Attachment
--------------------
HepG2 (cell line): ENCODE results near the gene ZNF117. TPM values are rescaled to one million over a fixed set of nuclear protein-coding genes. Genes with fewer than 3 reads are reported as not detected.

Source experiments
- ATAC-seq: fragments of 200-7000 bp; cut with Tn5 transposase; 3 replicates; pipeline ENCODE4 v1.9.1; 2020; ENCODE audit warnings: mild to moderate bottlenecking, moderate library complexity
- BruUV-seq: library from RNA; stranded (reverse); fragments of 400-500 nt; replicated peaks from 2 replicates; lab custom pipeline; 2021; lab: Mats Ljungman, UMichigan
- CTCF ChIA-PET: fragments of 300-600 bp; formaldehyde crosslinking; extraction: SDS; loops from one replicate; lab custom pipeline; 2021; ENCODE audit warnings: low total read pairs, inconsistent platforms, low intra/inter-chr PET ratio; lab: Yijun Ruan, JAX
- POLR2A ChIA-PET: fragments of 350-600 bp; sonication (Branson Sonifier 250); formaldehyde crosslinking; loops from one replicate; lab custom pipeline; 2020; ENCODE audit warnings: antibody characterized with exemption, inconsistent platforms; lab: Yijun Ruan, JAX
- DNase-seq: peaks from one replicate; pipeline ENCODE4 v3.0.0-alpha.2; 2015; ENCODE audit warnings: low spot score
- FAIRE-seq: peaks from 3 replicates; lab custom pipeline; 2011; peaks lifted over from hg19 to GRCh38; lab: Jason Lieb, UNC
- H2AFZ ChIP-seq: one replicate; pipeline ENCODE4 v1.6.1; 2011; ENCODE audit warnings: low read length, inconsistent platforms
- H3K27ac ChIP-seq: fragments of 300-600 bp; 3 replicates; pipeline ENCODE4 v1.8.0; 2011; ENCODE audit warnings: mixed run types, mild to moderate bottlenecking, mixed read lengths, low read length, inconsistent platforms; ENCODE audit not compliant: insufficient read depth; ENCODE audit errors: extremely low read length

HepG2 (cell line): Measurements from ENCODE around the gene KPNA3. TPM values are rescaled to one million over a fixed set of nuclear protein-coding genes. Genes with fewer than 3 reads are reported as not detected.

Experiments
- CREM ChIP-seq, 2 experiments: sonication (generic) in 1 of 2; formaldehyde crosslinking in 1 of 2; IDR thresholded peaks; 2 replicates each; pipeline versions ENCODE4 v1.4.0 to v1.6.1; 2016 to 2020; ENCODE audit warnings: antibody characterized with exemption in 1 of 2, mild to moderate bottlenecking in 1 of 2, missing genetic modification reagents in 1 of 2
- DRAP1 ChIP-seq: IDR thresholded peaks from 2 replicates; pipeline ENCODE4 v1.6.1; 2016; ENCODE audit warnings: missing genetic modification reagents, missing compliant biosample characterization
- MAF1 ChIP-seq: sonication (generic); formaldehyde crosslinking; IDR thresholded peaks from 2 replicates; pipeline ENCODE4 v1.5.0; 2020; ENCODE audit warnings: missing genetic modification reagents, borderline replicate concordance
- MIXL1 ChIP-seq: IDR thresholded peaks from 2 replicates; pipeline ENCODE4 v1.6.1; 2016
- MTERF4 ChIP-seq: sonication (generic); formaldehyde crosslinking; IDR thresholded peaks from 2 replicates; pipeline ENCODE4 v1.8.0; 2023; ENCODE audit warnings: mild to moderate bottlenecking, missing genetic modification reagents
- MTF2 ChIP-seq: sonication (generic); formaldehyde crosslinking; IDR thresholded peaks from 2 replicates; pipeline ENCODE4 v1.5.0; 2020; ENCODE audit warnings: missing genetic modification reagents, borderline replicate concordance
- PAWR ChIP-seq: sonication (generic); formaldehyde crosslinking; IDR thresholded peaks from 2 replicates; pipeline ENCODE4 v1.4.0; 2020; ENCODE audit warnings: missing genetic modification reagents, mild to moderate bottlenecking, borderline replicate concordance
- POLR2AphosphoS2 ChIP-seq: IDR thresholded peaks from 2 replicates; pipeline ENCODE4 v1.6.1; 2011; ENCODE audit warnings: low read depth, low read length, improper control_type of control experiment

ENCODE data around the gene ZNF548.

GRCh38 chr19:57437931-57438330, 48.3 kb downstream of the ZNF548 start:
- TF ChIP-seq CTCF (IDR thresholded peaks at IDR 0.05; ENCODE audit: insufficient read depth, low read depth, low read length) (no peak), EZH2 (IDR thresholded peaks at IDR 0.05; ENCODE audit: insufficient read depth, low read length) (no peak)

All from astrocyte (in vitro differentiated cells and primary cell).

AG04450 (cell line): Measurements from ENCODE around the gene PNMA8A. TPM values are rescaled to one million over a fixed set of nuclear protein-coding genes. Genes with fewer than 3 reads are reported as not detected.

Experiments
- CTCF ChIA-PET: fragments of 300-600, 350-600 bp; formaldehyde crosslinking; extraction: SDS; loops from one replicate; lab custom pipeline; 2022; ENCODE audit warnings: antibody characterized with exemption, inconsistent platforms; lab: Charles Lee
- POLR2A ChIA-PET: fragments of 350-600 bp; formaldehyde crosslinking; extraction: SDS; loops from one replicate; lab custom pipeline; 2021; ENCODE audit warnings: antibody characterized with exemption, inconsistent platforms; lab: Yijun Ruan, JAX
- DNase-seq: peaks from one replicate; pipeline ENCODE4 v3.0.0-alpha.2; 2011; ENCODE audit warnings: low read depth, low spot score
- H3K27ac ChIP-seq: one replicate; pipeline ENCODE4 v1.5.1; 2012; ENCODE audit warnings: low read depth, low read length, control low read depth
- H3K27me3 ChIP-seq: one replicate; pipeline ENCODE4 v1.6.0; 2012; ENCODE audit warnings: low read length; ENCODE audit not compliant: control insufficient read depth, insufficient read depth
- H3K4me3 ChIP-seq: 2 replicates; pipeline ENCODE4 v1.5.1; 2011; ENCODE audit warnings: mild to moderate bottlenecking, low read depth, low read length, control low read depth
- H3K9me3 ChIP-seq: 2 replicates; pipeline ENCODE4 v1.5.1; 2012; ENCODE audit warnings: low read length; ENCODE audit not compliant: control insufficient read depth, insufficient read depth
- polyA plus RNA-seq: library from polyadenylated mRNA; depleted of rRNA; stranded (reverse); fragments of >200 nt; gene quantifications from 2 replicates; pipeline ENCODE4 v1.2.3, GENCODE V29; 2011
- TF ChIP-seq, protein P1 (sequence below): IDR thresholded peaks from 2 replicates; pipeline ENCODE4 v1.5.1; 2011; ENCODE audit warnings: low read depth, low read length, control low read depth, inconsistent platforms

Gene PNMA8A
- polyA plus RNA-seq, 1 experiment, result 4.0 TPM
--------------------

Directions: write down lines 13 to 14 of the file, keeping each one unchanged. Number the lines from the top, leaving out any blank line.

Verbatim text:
- CREM ChIP-seq, 2 experiments: sonication (generic) in 1 of 2; formaldehyde crosslinking in 1 of 2; IDR thresholded peaks; 2 replicates each; pipeline versions ENCODE4 v1.4.0 to v1.6.1; 2016 to 2020; ENCODE audit warnings: antibody characterized with exemption in 1 of 2, mild to moderate bottlenecking in 1 of 2, missing genetic modification reagents in 1 of 2
- DRAP1 ChIP-seq: IDR thresholded peaks from 2 replicates; pipeline ENCODE4 v1.6.1; 2016; ENCODE audit warnings: missing genetic modification reagents, missing compliant biosample characterization